Endless Love (2014) is a English movie. Shana Feste has directed this movie. Gabriella Wilde,Alex Pettyfer,Bruce Greenwood,Robert Patrick are the starring of this movie. It was released in 2014. Endless Love (2014) is considered one of the best Drama,Romance movie in India and around the world.
David has had a crush on Jade since the first time he saw her in the tenth grade. With high school coming to an end, David has never spoken to her until her family pulls up to The Inn, where David works as a valet. She and David fall madly in love, a love that only grows stronger as parents try to tear them apart. David knows Jade's past, but as his secrets are slowly revealed, Jade's trust is tested and leaves them wondering if they are truly meant to be together.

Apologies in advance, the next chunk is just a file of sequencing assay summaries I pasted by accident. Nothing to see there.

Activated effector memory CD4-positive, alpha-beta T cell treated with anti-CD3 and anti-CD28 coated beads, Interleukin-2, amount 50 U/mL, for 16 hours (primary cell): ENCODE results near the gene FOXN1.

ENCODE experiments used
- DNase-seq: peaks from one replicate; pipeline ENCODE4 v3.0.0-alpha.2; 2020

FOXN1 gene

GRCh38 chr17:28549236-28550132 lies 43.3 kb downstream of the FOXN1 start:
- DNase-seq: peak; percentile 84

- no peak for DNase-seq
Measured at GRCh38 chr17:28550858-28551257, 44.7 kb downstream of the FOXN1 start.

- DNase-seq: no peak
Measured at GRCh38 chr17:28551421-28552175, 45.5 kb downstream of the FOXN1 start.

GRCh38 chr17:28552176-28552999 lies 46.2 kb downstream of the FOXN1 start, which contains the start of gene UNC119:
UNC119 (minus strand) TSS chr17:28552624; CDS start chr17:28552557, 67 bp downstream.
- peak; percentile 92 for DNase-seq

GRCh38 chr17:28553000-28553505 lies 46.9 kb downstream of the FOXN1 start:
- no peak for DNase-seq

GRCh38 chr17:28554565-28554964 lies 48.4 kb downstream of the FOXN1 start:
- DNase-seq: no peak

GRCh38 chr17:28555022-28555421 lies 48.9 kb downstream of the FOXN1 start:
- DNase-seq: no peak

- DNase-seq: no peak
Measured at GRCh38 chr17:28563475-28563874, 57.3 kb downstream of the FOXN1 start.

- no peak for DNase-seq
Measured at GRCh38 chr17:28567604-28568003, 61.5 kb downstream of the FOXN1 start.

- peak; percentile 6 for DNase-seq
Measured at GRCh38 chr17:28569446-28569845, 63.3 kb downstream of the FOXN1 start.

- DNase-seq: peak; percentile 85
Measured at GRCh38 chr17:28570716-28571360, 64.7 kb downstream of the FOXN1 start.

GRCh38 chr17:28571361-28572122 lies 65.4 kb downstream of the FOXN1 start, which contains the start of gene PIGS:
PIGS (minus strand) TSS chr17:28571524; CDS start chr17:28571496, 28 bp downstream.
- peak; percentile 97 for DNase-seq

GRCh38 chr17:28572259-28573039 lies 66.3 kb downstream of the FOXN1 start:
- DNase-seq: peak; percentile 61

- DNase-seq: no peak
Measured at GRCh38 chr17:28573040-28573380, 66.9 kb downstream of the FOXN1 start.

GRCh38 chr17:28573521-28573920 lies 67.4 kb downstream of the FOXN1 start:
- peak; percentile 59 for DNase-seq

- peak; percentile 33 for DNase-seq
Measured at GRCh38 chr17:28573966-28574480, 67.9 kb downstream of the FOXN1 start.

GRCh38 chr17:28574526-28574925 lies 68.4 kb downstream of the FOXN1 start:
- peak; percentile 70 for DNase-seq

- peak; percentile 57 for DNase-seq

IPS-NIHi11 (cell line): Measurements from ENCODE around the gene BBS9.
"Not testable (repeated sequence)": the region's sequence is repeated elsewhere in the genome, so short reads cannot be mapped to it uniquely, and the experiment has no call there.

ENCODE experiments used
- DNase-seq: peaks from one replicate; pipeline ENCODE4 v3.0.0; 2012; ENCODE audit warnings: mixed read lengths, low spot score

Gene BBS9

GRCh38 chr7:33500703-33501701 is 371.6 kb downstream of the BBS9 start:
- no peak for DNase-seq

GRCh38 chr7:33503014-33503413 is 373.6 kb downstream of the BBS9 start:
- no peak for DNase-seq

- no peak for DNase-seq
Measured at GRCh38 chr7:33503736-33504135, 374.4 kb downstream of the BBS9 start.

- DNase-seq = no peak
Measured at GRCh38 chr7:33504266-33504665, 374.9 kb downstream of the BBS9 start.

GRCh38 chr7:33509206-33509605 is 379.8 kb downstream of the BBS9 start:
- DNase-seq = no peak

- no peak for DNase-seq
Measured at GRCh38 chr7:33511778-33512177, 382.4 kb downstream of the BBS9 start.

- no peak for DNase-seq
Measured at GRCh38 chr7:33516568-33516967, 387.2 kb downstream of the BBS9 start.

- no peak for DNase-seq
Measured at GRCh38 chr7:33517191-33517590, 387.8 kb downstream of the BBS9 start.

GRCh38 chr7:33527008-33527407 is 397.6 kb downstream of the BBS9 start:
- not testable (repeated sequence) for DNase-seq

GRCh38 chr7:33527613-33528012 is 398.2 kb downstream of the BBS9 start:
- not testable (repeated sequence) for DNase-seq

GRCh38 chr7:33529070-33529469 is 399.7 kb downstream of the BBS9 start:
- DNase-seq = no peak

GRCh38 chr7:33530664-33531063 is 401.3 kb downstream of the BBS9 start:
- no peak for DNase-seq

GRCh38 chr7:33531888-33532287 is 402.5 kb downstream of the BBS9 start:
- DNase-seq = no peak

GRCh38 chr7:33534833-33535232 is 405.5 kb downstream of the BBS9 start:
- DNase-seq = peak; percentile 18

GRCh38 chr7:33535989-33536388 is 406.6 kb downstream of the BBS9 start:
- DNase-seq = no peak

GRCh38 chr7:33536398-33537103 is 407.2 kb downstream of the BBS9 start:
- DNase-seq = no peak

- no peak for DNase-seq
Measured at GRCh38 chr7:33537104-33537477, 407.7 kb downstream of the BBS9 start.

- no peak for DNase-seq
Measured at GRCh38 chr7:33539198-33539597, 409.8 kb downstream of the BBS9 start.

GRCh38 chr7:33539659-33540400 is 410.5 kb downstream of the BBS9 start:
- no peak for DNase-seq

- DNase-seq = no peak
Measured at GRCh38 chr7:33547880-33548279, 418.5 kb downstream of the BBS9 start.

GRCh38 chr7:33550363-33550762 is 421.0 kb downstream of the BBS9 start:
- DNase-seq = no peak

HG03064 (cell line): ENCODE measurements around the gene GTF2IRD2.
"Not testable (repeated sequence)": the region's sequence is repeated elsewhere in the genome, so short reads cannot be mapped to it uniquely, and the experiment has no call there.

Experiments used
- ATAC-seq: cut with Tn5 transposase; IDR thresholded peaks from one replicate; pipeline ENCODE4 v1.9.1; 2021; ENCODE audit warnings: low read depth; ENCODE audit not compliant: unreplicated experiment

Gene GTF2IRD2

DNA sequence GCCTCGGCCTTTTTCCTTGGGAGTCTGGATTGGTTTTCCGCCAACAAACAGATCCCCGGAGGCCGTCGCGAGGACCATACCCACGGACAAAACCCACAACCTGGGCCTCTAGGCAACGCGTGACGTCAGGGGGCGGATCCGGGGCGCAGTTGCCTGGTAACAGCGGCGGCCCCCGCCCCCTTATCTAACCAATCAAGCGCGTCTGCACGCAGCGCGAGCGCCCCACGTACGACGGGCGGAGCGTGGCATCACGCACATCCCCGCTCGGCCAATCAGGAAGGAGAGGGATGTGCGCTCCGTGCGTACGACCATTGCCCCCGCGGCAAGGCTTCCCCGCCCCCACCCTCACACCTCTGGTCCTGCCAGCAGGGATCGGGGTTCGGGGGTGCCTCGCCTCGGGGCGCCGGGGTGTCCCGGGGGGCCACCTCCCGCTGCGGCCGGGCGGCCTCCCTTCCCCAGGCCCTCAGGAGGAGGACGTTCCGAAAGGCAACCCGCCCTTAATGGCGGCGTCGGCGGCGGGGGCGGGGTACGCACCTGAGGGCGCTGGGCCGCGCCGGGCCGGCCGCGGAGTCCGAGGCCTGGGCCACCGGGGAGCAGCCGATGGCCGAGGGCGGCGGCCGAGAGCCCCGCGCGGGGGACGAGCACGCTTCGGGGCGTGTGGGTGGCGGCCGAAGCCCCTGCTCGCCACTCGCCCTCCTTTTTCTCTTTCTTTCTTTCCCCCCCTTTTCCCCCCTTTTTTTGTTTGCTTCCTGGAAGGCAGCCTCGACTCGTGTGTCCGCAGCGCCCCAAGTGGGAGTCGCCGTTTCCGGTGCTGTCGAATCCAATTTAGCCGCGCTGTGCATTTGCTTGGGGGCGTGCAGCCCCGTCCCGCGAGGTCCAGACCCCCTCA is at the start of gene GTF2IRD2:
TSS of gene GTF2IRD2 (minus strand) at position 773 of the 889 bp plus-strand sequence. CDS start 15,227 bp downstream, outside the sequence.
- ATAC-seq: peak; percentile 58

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Hollywood has been running out of ideas for years – remakes, sequels, prequels and reboots now seem to be the order of the day. What's hard to imagine is why anyone thought a remake of Endless Love was necessary in the first place. The 1981 film of the same name – based on a pulpy, albeit well-regarded, novel by Scott Spencer – wasn't even that good to begin with. At least that version of the story had the distinction of starring a young, nubile Brooke Shields, not to mention a title song that became more famous than the movie itself. This remake manages to be both extremely bland and painfully melodramatic, bled of almost any hint of controversy or genuine complexity and darkness. Jade Butterfield (Gabriella Wilde) is the quintessential poor little rich girl: a beautiful, blonde ice princess who has shut herself in with her parents, Hugh (Bruce Greenwood) and Anne (Joely Richardson), after the untimely death of her brother Chris. David (Alex Pettyfer) is a kid from the poorer side of town who has nursed a crush on her throughout high school. She's college-bound, he just wants to work in his dad's (Robert Patrick) workshop. When they finally connect, sparks fly and Jade starts to re-think the safe, perfect future she's planned with Hugh. It's all very cookie-cutter high-school romantic melodrama. Nothing about this film feels particularly fresh or smart, although it does start out a little better than you'd expect. But, after the initial meet-cute between Jade and a thoroughly smitten David, Endless Love quickly descends into trashy predictability: Hugh does everything within his power to get rid of David, but the spark of love and lust between the star-crossed couple burns so hot and bright that nothing will stand in their way. What's frustrating is that the film has almost completely excised anything even remotely complex about its plot and characters. The 1981 movie may have been faintly terrible and soapy, but it at least made a stab at psychological darkness, suggesting that the 'endless love' of the title bordered more on creepy, damaging obsession than sweet, romantic love. There's no such suggestion here: David is troubled but ultimately noble; Jade is purely, truly in love; and it's the curmudgeonly Hugh who must realise the errors of his ways. The cast is watchable but not really memorable. Pettyfer broods as if he knows he's meant for better things. Wilde is effortlessly, often stunningly beautiful, but doesn't have much to offer beyond that. Greenwood has the most scenery to chew – he practically twirls an invisible moustache and cackles at some points – but it's Richardson who walks away with the film's few affecting moments (even though her character loses much of its shock value in morphing into the archetypal loyal, loving housewife). You would imagine that, in a cinematic landscape overrun by remakes, these films would – at the minimum – have something interesting to say about the times in which we live now. They can make a case for their existence, perhaps, by being a little edgier than the original films: explaining why there's a need to tell this old story again. Endless Love doesn't really manage that. Instead, by forgoing depth and darkness for schmaltz and sentiment, it ends up being even safer and sweeter than a movie shot over thirty years ago.